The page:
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The Weekly News Source for Wyoming's Ranchers, Farmers and AgriBusiness Community

Looking Forward To 2024

by Wyoming Livestock Roundup

As I look back on 2023, I have bittersweet memories from an agriculture point of view. I guess one could say this about most years, but 2023 had numerous extremes, some of which I’ll remember for the rest of my days. 

I’m just thankful agriculture had some good to help ease the pain of the bad extremes. 

Agriculture will always remember the winter of 2023, as 90 percent of ranchers and farmers in the region had never witnessed anything like it before. Even some who remembered the Blizzard of 1949 said last winter was worse. 

At various times, the severity of last winter shut down all operations where ranchers and farmers couldn’t even get out of their yards to feed their livestock. Statistics show over 15,000 head of livestock were lost last winter just in Wyoming. 

No one knows the actual loss of livestock, and the same can be said for the loss of wildlife and the damage caused by huge snowfall. 

The cost of last winter had to be the greatest of all time. Everyone has a horrible story to tell, and just when you think you have heard the worst of it, you’ll realize you haven’t.

The summer of 2023 was good for most and will be remembered for a long time as well. The amount of grass over the rangelands and meadows was unheard of, and the forage stayed green into September.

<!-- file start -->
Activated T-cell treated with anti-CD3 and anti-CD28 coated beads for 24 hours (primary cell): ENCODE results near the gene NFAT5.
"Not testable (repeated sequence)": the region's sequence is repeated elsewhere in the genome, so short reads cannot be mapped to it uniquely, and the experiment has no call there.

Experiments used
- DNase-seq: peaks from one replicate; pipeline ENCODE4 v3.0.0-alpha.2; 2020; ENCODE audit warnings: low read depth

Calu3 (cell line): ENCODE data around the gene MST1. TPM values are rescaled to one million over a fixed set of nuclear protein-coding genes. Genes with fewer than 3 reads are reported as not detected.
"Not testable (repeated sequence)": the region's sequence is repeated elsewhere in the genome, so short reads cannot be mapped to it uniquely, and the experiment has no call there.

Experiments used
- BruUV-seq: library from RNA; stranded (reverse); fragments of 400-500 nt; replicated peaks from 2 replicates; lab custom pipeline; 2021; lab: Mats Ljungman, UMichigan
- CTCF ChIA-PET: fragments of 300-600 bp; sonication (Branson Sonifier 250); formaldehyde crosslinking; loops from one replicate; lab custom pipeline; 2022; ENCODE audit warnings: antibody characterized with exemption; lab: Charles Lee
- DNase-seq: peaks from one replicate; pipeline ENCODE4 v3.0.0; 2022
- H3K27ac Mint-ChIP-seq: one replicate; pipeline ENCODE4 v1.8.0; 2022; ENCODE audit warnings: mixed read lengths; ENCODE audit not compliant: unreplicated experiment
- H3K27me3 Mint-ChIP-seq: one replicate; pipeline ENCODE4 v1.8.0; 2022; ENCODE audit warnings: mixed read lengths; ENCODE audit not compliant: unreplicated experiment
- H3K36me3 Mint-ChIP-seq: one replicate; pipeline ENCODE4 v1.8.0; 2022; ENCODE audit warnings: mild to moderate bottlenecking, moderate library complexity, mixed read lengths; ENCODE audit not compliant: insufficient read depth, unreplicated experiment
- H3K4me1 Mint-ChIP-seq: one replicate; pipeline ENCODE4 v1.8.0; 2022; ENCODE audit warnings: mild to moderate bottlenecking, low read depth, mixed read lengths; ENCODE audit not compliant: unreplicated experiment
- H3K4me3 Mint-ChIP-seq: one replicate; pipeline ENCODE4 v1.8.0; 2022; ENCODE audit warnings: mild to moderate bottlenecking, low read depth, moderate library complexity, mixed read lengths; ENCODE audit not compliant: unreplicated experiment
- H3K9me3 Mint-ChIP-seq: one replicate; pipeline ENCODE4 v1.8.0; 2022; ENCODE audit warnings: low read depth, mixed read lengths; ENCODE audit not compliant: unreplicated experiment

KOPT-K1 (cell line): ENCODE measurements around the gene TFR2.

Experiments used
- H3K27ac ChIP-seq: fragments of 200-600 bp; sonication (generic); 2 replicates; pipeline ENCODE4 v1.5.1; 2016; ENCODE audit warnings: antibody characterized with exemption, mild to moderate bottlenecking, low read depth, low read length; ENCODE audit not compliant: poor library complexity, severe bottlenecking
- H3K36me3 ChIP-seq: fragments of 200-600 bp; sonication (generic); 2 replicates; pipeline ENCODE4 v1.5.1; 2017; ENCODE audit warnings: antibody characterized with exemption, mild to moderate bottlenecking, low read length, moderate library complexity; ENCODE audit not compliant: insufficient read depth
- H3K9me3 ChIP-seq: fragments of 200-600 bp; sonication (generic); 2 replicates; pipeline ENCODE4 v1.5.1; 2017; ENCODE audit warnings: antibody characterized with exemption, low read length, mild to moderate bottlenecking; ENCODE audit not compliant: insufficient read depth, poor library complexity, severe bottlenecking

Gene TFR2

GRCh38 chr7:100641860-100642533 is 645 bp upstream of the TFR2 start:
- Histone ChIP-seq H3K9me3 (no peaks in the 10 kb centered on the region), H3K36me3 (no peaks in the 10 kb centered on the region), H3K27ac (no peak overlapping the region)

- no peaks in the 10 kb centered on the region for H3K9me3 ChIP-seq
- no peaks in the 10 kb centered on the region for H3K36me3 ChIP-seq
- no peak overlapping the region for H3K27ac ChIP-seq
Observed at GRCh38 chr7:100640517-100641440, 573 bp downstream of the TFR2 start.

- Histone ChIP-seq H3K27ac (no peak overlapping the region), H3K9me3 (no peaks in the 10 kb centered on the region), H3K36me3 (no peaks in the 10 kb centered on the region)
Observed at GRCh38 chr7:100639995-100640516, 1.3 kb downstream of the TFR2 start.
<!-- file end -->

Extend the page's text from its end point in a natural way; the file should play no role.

The rains over the summer and fall wiped out a three-year drought over most of the region. The summer season was a great payback from Mother Nature for the drought and hard winter. 

We will remember 2023 for its high cattle prices from last spring through summer and fall where they dipped some, but were still higher than they had been in some time. The year 2024 looks to be higher for cattle, which is good news for prices – producers are receiving what their cattle are really worth. 

While beef exports were down in 2023, they were still strong worldwide.

Wool and lambs were higher, but all of the imported lambs into the country put a damper on fat lamb prices. 

Yields were good for farmers with grains and hay. Most crops didn’t need irrigated until late June because of all the moisture we received.

On a negative note, with inflation and supply issues, inputs were at a record high and really hurt agriculture. These costs and higher interest rates were tough to deal with daily.

I can’t think of anything good coming out of the White House. From endangered species regulations and unreasonable policies towards federal lands, there are some producers who are at risk. No one knows the damage this will cause agriculture in the future. 

Agriculture has been blamed by extremists on the climate change front, but despite the hype coming out of the recent climate change conference, livestock and food were not in the final draft.   

Food security is important to all consumers and most trust America’s farmers and ranchers to provide a product which is nutritious, safe and sustainable. Alternative meat is losing its shine. People just don’t want to eat glorified dog food.

We will always remember 2023. There was plenty of good to go with the not so good.

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